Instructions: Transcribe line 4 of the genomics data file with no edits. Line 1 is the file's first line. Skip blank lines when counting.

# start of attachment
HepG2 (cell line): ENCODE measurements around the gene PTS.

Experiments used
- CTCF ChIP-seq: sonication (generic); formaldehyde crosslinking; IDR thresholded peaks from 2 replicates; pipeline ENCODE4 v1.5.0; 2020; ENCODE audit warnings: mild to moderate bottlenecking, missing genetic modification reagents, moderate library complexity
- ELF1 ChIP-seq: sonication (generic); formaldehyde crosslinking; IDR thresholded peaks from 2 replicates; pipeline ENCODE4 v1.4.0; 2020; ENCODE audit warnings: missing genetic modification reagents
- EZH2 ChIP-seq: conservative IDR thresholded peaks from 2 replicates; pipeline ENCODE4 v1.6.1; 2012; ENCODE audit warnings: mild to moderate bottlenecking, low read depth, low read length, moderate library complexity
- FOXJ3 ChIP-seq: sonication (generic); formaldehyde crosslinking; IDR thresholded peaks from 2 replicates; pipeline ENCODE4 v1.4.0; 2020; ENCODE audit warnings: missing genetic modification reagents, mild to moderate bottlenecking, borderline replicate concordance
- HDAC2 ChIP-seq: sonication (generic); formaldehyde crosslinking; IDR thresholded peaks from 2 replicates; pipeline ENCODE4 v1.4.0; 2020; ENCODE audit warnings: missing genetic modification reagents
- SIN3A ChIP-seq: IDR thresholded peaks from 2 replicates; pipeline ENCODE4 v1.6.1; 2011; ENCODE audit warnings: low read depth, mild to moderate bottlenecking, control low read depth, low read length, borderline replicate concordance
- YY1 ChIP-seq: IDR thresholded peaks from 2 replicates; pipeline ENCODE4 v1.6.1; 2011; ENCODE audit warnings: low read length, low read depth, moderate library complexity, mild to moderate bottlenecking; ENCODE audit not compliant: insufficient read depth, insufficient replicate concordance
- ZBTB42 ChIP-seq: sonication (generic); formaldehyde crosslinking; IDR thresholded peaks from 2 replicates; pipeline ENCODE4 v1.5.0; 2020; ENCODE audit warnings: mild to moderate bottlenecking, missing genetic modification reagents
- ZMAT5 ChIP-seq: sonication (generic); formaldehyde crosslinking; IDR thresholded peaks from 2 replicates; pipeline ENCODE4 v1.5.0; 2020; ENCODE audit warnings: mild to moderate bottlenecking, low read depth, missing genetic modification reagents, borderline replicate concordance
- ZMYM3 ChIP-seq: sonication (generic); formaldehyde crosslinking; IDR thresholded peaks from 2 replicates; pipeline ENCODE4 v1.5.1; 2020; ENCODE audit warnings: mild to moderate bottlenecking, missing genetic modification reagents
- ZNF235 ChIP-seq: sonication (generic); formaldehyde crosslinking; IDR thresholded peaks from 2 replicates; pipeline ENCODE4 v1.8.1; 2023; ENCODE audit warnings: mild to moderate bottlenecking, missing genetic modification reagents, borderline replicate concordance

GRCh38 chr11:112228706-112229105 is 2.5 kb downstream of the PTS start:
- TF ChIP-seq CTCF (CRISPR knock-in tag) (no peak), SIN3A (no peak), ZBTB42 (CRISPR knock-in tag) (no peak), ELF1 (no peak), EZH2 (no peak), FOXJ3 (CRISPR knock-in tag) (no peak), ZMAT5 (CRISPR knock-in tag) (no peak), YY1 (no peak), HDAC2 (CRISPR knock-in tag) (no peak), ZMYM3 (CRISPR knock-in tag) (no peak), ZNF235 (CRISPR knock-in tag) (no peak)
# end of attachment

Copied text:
- ELF1 ChIP-seq: sonication (generic); formaldehyde crosslinking; IDR thresholded peaks from 2 replicates; pipeline ENCODE4 v1.4.0; 2020; ENCODE audit warnings: missing genetic modification reagents